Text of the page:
However, Hebrews 13:17 does not refer to government authorities but to spiritual authorities in the church. After instructing us to obey those who have the rule over us and submit ourselves, it goes on to say, “…For they watch for your souls, as they that must give account, that they may do it with joy, and not with grief: for that is unprofitable for you.” Surely this could not apply to politicians in government because many times they could not care less about our souls and the things pertaining unto our spiritual lives. It is the God-called, God-sent, God-appointed pastors, overseers, and ministers who care for our souls and watch out for our spiritual welfare.

However, there are several other Scriptures which teach us to be subject to the governmental authorities. I Peter 2:13-14 says, “Submit yourselves to every ordinance of man for the Lord’s sake: whether it be to the king, as supreme; Or unto governors, as unto them that are sent by him for the punishment of evildoers, and for the praise of them that do well.” In Romans 13:1-7 we read, “Let every soul be subject unto the higher powers. For there is no power but of God: the powers that be are ordained of God…. Wherefore ye must needs be subject, not only for wrath, but also for conscience sake (verse 5)….” Let us realize that God has ordained governments, both political and spiritual, and for us to fail to be subject to either the governmental powers or the spiritual authorities in the church indicates a disposition of rebellion in the heart and God denounces rebellion as being equal to the sin of witchcraft. (I Samuel 15:23.)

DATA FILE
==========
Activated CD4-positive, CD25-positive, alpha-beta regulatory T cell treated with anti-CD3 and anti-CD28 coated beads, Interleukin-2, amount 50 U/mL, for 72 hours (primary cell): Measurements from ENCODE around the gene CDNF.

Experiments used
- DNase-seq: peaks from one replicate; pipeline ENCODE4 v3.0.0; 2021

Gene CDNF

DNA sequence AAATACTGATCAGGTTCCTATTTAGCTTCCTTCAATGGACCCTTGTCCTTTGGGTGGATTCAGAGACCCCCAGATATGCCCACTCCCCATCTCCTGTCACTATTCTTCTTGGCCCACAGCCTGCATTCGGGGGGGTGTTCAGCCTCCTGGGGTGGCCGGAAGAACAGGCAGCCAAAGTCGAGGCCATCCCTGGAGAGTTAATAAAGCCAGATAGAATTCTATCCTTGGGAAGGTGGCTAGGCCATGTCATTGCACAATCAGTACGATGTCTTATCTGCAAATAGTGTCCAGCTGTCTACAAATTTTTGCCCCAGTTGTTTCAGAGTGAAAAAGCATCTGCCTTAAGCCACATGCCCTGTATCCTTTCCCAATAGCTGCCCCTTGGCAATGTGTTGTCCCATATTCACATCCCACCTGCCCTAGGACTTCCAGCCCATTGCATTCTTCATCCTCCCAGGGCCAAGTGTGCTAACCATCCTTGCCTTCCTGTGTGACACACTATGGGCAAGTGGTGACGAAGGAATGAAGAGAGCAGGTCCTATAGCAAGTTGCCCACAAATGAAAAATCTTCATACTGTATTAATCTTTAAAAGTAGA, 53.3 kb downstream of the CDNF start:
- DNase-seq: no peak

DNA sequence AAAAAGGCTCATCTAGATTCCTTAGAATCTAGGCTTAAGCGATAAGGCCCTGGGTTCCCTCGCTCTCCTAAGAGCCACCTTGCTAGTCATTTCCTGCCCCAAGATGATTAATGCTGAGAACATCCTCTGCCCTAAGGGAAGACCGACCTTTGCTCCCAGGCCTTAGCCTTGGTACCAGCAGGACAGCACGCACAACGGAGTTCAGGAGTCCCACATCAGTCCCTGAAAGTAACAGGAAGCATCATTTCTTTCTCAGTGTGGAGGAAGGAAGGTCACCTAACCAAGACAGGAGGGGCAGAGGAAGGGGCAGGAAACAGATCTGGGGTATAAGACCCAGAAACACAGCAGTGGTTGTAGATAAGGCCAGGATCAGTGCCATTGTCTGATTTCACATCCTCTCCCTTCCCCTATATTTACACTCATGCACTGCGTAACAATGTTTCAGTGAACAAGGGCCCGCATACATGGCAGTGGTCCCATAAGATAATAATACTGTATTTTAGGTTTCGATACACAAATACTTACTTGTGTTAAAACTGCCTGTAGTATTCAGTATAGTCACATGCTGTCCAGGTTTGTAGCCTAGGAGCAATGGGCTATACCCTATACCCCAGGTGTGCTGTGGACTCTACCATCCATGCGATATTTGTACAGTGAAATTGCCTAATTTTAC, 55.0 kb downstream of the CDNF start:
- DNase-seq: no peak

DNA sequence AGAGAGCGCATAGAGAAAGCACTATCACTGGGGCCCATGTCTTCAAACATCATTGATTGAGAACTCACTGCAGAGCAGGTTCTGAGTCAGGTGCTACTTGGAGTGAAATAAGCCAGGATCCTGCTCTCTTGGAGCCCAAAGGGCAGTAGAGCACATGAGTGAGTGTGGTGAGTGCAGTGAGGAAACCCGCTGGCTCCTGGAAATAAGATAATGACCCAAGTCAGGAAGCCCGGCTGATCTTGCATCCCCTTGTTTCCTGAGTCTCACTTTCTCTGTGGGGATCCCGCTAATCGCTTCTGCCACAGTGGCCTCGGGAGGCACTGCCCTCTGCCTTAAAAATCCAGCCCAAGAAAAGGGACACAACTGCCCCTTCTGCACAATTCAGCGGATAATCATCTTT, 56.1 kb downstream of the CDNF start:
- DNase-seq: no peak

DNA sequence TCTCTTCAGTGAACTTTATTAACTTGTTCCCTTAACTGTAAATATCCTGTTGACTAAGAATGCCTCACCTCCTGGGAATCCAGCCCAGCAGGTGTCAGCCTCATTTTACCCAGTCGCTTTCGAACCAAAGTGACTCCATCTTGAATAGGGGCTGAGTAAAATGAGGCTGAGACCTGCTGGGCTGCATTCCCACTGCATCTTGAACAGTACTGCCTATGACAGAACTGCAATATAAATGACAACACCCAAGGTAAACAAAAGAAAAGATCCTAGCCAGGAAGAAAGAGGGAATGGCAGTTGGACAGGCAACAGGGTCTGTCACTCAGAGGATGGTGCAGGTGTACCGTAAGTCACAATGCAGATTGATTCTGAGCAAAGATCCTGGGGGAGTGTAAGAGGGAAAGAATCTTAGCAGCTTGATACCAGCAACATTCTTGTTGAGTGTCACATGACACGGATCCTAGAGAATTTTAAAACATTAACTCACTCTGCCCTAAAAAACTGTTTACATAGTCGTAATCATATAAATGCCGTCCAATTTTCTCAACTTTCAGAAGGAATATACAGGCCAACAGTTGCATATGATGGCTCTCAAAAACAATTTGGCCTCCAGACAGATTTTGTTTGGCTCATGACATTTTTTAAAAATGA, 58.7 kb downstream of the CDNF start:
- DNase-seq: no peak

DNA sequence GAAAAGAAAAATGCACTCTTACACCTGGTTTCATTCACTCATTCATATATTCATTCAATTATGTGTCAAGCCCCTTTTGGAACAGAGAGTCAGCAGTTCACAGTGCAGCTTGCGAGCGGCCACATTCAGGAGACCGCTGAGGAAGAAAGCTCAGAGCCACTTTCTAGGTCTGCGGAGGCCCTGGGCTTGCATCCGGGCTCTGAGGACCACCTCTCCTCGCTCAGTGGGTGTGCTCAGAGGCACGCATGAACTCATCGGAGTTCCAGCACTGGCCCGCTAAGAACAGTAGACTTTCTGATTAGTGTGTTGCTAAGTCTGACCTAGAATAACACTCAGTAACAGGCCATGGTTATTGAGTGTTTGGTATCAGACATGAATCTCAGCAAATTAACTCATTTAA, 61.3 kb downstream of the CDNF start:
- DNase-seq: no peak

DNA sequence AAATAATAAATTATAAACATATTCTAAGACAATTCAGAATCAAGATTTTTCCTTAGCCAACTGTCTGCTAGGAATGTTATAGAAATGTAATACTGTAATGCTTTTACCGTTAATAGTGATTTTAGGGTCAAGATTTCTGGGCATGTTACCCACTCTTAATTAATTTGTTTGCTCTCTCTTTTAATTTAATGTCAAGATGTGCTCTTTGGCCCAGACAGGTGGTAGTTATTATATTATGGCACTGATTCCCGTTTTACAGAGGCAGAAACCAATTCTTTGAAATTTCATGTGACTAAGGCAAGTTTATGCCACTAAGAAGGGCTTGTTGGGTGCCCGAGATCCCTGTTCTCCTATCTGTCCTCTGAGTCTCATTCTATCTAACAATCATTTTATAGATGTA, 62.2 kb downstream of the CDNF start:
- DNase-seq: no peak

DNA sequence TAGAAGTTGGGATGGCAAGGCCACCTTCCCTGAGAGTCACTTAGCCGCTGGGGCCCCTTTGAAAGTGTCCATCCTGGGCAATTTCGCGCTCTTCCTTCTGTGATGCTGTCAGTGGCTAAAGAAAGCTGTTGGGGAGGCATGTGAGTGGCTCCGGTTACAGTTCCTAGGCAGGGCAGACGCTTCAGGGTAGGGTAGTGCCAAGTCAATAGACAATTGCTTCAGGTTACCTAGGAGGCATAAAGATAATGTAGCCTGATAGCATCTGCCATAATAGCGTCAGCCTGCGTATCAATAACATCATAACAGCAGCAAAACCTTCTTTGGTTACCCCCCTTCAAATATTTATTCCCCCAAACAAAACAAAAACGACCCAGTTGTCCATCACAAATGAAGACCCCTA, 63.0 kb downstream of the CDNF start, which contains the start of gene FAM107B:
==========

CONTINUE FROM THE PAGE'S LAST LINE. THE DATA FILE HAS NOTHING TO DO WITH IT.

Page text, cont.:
Titus 3:1 says, “Put them in mind to be subject to principalities and powers, to obey magistrates, to be ready to every good work.” In the 8th verse of his epistle, Jude speaks of a degenerate class of people who “despise dominion, and speak evil of dignities.” Then he continues in verse 19 to say, “These be they who separate themselves, sensual, having not the Spirit.” Let us realize that the Spirit of God in men’s hearts makes them different from that and makes them humble, submissive, and obedient to authority whether it be in the government or in the church.

Peter describes the same class of people as Jude and in II Peter 2:10 he says of them that they despise government, are presumptuous, self-willed, and are not afraid to speak evil of dignities. Saints who have the Spirit of God are not like these people in any respect and are inclined to honor rulers and those in authority whether they be righteousness or not, for the sake of their office and position.